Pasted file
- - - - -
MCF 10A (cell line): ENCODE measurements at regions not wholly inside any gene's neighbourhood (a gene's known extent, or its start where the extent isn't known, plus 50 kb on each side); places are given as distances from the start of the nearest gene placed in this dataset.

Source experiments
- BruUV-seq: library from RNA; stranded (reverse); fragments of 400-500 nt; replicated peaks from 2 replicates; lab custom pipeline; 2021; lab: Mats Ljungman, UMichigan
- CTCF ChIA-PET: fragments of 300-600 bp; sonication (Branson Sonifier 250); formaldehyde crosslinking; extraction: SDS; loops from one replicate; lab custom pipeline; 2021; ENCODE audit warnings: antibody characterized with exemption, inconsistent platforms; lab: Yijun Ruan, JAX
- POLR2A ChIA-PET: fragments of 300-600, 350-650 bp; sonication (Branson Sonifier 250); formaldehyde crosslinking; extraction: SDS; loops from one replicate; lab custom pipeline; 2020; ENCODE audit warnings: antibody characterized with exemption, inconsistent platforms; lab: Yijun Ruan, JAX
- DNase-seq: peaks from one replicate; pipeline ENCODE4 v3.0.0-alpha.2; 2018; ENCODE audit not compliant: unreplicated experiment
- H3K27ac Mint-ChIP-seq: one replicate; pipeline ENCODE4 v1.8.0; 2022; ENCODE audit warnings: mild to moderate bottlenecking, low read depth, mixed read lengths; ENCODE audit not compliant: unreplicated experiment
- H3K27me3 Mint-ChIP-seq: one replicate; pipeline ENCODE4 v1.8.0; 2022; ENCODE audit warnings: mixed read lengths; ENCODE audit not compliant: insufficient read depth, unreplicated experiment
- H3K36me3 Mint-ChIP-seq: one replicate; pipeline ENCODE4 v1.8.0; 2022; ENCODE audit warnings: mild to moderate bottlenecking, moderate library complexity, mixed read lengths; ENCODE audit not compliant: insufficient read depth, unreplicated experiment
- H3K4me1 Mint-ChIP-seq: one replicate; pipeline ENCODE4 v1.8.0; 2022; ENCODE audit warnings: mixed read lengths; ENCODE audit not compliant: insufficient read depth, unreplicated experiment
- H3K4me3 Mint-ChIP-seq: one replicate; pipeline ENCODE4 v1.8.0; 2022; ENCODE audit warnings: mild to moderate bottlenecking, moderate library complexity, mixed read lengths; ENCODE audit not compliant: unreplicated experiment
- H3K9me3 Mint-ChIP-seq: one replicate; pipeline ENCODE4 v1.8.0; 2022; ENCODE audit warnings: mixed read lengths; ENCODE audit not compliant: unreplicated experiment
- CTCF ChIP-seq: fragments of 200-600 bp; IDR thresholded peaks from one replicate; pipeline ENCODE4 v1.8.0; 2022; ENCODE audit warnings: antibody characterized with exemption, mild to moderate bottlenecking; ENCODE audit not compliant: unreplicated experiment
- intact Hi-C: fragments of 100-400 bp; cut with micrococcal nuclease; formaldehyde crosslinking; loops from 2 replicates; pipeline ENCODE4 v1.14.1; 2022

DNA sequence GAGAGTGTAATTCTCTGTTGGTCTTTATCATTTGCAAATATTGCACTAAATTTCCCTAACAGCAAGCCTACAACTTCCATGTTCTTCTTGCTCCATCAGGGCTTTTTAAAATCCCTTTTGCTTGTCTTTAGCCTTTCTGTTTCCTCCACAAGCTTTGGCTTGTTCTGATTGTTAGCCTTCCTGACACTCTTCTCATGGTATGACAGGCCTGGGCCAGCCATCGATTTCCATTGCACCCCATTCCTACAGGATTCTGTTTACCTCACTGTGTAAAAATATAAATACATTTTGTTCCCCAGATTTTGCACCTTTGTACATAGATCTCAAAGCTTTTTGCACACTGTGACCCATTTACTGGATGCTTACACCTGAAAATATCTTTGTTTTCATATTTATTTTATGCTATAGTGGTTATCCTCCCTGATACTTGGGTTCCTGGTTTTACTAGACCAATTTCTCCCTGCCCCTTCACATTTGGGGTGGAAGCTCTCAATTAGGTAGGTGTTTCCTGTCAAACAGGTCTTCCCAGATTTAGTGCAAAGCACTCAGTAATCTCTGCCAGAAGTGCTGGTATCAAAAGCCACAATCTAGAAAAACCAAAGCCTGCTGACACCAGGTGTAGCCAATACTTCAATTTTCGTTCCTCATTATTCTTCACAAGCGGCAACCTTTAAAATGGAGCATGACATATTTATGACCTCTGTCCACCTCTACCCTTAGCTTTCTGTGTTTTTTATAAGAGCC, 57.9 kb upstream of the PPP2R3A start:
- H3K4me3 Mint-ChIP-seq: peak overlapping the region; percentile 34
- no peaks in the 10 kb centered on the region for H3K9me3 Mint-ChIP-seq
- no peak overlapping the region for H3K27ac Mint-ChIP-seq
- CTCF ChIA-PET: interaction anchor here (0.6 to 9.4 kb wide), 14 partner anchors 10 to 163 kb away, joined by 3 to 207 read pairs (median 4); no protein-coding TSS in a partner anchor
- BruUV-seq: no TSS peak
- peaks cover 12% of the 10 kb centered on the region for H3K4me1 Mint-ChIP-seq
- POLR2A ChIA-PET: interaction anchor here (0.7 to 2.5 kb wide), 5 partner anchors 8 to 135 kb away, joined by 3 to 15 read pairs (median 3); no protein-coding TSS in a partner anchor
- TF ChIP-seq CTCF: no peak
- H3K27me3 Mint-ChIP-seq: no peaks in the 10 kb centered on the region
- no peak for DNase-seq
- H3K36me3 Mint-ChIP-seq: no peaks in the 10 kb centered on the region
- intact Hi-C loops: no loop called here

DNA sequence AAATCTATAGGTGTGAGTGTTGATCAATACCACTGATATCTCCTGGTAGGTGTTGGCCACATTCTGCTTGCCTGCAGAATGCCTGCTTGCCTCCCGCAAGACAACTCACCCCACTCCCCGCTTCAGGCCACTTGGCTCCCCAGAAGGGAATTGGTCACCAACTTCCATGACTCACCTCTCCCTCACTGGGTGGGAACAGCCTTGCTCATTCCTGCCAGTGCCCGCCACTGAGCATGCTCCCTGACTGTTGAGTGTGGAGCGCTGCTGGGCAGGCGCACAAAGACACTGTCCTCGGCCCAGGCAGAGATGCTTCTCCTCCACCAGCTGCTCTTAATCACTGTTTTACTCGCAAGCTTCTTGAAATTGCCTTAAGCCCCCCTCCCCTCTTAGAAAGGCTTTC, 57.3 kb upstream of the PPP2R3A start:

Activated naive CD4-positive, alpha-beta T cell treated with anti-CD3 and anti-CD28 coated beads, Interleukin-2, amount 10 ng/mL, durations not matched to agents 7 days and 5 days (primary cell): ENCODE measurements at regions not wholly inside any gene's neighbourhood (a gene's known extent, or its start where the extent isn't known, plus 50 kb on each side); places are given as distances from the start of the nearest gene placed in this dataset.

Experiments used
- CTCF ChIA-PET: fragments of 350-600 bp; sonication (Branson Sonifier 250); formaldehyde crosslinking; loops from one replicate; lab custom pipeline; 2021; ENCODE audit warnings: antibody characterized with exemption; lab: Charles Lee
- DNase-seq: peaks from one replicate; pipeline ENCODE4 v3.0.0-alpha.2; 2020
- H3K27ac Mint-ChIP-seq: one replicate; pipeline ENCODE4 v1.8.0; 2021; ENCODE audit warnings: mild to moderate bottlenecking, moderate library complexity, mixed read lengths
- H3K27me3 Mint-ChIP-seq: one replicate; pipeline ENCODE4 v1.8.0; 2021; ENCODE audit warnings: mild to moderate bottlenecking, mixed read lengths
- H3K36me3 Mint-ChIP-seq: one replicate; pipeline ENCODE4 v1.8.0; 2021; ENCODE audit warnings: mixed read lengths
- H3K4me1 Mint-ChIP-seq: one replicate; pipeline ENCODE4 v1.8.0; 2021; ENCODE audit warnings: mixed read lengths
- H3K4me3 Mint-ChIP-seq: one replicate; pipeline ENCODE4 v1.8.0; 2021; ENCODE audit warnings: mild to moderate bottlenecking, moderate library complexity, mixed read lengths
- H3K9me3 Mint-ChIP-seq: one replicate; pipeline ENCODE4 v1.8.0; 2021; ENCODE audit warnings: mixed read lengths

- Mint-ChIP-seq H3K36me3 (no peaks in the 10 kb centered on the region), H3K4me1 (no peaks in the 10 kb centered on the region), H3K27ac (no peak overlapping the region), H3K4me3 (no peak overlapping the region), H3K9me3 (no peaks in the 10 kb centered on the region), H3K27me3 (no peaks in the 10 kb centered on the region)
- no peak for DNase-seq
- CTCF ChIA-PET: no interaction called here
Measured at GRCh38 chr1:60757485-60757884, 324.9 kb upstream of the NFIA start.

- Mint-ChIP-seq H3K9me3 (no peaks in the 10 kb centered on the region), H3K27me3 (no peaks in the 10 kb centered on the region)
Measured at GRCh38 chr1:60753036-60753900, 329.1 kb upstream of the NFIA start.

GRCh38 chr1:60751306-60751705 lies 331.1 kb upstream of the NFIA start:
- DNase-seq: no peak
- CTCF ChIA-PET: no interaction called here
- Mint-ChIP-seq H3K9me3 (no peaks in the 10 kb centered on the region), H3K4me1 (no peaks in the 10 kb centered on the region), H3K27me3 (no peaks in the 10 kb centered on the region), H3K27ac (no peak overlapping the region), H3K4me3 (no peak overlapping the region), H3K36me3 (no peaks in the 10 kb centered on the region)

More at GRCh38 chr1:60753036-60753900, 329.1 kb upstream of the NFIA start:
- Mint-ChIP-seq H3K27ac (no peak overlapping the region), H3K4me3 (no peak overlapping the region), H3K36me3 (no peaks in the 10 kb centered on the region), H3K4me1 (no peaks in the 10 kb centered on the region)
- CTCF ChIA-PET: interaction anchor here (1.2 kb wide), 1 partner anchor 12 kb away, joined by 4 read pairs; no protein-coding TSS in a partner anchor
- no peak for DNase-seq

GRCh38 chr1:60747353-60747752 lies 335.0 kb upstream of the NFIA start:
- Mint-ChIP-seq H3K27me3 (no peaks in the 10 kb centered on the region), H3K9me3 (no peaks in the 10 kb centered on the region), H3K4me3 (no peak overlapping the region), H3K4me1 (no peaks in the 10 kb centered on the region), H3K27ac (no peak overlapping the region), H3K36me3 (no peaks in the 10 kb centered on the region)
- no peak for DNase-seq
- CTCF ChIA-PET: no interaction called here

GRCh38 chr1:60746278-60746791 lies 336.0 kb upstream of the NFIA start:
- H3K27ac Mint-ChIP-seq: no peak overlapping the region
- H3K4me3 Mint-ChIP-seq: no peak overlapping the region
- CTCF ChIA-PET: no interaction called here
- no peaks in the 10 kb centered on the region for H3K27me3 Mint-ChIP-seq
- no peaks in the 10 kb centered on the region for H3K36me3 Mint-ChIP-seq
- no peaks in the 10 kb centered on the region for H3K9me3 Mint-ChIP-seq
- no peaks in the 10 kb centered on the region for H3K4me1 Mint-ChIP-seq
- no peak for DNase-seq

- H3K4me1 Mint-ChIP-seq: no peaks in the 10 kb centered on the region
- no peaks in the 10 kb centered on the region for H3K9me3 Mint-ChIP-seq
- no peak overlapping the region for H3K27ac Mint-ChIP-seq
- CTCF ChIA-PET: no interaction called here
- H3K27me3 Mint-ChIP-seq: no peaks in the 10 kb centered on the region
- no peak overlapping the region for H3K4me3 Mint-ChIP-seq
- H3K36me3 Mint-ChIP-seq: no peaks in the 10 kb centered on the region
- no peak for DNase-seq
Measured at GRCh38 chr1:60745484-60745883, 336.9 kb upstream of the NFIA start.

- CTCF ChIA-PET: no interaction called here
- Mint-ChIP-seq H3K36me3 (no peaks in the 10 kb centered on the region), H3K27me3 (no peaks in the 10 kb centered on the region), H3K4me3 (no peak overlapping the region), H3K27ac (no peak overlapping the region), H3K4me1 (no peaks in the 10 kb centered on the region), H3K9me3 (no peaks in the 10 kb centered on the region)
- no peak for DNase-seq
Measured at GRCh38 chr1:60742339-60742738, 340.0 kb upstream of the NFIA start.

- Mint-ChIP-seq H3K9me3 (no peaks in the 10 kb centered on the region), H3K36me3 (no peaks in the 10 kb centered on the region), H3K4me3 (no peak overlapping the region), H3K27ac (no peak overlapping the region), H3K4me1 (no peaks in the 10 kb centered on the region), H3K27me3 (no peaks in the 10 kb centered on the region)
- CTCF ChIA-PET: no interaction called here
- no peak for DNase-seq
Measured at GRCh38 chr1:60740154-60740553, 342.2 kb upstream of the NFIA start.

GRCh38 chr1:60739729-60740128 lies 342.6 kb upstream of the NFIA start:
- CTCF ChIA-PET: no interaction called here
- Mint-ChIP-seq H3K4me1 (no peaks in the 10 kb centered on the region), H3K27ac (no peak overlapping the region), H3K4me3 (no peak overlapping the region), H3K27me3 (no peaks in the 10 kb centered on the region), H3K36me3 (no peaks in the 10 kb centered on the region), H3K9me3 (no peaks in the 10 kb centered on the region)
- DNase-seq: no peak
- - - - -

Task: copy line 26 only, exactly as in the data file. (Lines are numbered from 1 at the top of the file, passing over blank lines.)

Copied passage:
- H3K36me3 Mint-ChIP-seq: no peaks in the 10 kb centered on the region